#1. Continuous Consistency
Keeping everything consistent, is a quick and simple win in terms of aesthetics. Minimalism is aesthetically pleasing and thrives on consistency, think matching typefaces, colours and photography. You don’t need to clone minimalism to create continuous consistency, but it’s great inspiration if you’re looking to go down this route
#2. Continuous Contrast
This is a much more challenging strategy in terms of aesthetics, but it’s one which will work all the same (but don’t expect everyone to like it). Continuous contrast creates large amounts of dissonance and asks the viewer/users to think. Unlike continuous consistency which tells you it’s aesthetically pleasing, continuous contrast tends to be more complex. Jamie Syke’s Service-O-Rama is a great example of this, it’s pretty nuts and while most may have something to say about this page, it is still aesthetic (at least to me).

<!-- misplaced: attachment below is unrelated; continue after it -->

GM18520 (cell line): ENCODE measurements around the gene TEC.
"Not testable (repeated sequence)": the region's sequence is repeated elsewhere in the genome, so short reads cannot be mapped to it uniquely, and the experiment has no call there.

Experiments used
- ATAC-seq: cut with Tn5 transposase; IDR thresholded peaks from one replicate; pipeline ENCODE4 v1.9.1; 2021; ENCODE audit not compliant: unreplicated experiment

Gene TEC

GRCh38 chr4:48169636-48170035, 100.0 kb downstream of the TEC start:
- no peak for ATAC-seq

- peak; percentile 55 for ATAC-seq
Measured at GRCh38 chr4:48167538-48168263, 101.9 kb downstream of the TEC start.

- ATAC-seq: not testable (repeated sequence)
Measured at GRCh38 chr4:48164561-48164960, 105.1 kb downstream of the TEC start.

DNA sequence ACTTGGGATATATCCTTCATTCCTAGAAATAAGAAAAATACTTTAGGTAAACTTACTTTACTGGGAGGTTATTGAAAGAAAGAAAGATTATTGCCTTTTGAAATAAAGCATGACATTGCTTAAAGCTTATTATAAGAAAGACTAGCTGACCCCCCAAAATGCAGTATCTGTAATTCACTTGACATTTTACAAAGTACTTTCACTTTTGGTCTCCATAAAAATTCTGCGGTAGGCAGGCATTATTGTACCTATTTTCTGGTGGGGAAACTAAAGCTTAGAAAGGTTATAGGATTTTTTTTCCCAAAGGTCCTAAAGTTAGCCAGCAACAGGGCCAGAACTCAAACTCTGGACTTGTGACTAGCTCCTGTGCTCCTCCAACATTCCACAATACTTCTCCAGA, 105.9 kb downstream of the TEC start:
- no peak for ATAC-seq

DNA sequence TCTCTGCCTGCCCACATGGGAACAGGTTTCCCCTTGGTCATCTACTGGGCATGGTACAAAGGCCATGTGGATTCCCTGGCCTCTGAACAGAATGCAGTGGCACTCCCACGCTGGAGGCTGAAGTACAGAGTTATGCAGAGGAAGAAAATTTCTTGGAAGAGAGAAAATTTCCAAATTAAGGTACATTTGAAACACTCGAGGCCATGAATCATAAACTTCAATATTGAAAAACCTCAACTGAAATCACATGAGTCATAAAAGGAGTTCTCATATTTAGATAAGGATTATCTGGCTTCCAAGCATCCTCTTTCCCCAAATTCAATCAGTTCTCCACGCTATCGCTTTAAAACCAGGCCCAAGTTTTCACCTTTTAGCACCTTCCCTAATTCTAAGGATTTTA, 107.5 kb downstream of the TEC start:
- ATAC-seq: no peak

#3. Consistency Through Contrast
This sounds odd, but makes perfect sense when you look at styles or systems like brutalism. Brutalism is somewhat odd, it’s bold, a little ugly and in some cases a tad infantile. However, the contrasting and conflicting elements all feel at home with each other, creating a new kind of symmetry. Anything which involves contrast is always subjective, but it becomes less so when it’s positioned as part of a system we’re able to rationalise and understand.